So while the author suggests a parent can “override their [fusion_builder_container hundred_percent=”yes” overflow=”visible”][fusion_builder_row][fusion_builder_column type=”1_1″ background_position=”left top” background_color=”” border_size=”” border_color=”” border_style=”solid” spacing=”yes” background_image=”” background_repeat=”no-repeat” padding=”” margin_top=”0px” margin_bottom=”0px” class=”” id=”” animation_type=”” animation_speed=”0.3″ animation_direction=”left” hide_on_mobile=”no” center_content=”no” min_height=”none”][child’s] preferences,” as adults we have to override our preferences (to skip out of the practice calling, for example), and that is much harder. No one’s there “making us do” what we ourselves said we wanted to do. You know what I mean.
Personal tidbit. When I first got started in the business, well, actually, the second time around, one of my wonderful and very successful sponsors came to “live with me” for about 4 weeks. She had a hotel nearby, and was with us each day from 10AM to about 8PM when we’d crash for dinner…(there were two of us doing the business).
She and Jeff did not just tell me do this and that and then call in to whine each month to ask why I hadn’t placed any orders or brought in any people. They hovered around us until. Granted, I was motivated and excited to be learning and doing something I thought was super cool. But I had to learn it. Having her there 24/7 was a wonderful experience and got us off the ground.
The second month’s check was in the mid 5 figures for my friend an me (together), and that motivated us even more. We were pretty blown away since neither of us had experienced anything like that before. That was some 20 years ago.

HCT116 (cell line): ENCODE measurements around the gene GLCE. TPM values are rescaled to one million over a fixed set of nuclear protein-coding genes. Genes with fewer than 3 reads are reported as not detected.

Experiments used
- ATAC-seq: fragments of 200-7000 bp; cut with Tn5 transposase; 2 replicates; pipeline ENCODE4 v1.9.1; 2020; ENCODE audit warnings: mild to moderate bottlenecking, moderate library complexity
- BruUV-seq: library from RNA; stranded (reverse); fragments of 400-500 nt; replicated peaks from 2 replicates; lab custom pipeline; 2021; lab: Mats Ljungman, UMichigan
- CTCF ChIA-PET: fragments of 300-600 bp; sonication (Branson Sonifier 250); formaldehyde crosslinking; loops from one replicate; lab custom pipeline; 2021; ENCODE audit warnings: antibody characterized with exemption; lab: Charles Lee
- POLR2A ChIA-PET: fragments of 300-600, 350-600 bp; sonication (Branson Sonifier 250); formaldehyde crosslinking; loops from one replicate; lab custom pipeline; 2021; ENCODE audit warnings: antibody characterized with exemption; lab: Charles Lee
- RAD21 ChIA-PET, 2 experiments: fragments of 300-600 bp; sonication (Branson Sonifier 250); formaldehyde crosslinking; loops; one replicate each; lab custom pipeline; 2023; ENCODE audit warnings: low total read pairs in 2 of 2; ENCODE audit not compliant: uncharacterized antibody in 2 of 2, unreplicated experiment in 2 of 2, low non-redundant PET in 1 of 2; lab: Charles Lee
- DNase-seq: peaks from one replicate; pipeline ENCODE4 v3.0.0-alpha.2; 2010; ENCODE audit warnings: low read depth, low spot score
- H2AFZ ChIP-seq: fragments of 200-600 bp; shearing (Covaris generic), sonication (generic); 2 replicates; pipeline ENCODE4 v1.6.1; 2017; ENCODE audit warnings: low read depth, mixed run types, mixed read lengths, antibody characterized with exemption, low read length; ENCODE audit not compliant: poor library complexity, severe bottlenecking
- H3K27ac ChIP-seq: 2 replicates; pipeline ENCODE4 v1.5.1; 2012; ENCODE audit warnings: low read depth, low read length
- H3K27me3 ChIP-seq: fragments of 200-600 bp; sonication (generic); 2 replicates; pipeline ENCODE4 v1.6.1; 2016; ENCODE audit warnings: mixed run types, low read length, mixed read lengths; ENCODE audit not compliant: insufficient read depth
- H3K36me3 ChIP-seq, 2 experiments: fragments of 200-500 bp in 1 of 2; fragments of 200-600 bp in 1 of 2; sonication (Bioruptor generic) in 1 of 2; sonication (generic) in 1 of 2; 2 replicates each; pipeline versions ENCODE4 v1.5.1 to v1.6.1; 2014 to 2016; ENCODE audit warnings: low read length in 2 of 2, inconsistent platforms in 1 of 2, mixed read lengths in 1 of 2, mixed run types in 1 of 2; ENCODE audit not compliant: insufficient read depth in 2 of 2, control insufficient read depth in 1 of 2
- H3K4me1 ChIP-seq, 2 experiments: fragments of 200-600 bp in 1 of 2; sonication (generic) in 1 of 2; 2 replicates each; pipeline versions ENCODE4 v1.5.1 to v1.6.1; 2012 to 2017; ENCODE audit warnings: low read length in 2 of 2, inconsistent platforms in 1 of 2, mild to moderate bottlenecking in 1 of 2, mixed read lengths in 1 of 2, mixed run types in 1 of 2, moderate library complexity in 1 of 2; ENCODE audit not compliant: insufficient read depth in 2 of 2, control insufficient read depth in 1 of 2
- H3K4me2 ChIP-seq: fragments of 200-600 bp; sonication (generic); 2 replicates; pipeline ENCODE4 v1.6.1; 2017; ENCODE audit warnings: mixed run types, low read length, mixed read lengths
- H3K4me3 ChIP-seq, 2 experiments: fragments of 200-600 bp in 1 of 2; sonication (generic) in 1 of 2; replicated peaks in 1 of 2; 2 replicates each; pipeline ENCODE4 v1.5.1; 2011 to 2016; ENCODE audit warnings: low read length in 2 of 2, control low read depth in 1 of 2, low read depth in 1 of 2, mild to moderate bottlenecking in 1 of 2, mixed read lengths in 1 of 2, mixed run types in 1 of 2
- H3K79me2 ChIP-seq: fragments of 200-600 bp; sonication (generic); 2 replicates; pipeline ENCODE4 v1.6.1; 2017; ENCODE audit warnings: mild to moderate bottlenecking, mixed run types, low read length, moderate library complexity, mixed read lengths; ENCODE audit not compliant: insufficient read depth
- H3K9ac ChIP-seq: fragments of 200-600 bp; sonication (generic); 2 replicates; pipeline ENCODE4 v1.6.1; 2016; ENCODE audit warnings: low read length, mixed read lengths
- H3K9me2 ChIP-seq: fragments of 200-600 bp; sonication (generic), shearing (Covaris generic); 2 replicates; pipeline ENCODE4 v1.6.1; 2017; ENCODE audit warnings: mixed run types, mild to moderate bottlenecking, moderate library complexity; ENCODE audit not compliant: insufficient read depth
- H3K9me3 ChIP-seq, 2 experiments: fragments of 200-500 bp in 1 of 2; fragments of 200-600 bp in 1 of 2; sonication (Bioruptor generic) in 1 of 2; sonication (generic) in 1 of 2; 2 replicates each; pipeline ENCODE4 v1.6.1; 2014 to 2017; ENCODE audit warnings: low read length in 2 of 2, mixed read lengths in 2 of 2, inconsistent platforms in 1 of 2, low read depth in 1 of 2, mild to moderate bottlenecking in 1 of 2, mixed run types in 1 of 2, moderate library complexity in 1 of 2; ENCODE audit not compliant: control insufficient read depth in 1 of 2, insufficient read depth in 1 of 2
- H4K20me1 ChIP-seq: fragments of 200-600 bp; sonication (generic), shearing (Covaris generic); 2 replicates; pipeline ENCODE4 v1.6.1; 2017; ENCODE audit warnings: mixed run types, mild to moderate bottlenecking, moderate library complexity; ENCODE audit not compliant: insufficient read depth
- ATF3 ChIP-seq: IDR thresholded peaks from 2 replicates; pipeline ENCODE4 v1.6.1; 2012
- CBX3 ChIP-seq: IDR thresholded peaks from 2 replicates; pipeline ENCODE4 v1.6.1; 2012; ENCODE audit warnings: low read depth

Note: I have taught for years that it takes hundreds of hours of time to learn to do any business where you have to bring in sales and recruits to make money. That’s why I urge you to put your time into those things that are YOU, and focus on those. Yes, even then you’ll want to goof off now and then. But stick to the learning of those skill sets that are the most you to begin with. If that’s belly-to-belly, do that. If it’s door-to-door, to that. If it’s Heal-Ins, do that. If it’s cold market, do that. If it’s online, do that. Focus on something that you like, and then begin the process of mastering it.
I am now teaching an eight week “How to Create a Wow Experience” to a wonderful group using the Napoleon Hill mastermind approach. The results people are experiencing because of the many “Chinese mothers” who are helping each person are so cool that I may offer it again. The mastermind is like having lots of caring Chinese Mothers – with no tantrums. All focused on creating a wow experience for their prospects.
Anyway, food for thought, huh? If you need a Chinese Mother to get your business off the ground, comment below! I might consider the job.[/fusion_builder_column][/fusion_builder_row][/fusion_builder_container]